I’m a big believer in the power of location-based services. Everyday activities like local search, weather and communications can be greatly simplified by using automatic location.
The biggest obstacles (and, to be fair, the biggest enablers) of location-based services, are the wireless carriers. After being forced into the location business by E911 mandates, they’ve largely locked the doors to that location. That GPS chip in the phone you just bought? More likely than not, you can’t access the location it finds.
The carriers want you to pay a toll for every application. Want local weather? $3/month. Navigation services? $10/month. Movies? $4/month. And that’s on top of the $15-$25/month they want for the data service. If desktop Web services were priced the same way that carriers want to price applications, the bill for the applications I use would be $200-$300 a month.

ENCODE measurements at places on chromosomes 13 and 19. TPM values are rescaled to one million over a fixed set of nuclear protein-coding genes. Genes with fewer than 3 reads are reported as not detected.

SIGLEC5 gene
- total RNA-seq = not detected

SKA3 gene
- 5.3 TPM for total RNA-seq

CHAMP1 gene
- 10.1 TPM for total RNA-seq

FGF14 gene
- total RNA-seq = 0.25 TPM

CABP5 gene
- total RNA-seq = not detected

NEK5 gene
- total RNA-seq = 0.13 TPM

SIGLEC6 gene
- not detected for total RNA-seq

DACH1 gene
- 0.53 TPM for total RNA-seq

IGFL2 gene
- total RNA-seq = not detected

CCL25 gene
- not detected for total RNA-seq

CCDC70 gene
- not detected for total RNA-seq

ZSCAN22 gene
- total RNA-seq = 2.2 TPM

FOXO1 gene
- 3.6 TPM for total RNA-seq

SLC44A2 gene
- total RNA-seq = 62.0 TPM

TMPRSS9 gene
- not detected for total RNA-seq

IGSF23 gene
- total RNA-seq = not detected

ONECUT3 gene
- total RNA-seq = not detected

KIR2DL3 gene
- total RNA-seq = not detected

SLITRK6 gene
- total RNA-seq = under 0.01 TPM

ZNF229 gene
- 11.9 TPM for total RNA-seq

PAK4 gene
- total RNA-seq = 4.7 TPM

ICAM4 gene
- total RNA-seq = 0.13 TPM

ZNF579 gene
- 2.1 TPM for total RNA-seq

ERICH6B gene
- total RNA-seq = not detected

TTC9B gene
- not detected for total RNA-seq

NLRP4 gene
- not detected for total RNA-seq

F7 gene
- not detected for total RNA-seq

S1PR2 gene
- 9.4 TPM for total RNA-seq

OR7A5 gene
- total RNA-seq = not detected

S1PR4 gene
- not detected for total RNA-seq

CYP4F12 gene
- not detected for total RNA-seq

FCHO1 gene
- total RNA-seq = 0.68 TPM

More realistically, my Web bill would be close to zero, because I wouldn’t use anything. The only reason I pay Comcast for Internet access is the applications that AOL, Google, Yahoo! and numerous startups have created. The total dollar value of Comcast applications I use is exactly $0.00.
Likewise, the applications I use on my mobile phone are applications created by Google (maps and mail) and Yahoo! (mobile portal). They are the reasons I pay Sprint anything for wireless data. And they would be a lot more compelling to a lot more uses if they were location enabled.
Instant traffic and weather are the benefits, location is an enabler. Consumers can’t see the tremendous value of these applications because the carriers won’t let the applications have access to the location. Not seeing the benefit, consumers don’t buy wireless data. Everyone loses – the carriers, application developers and consumers.
We’ll eventually land at the same model we have for Web access. In the meantime, the carriers will have lost a lot of opportunity.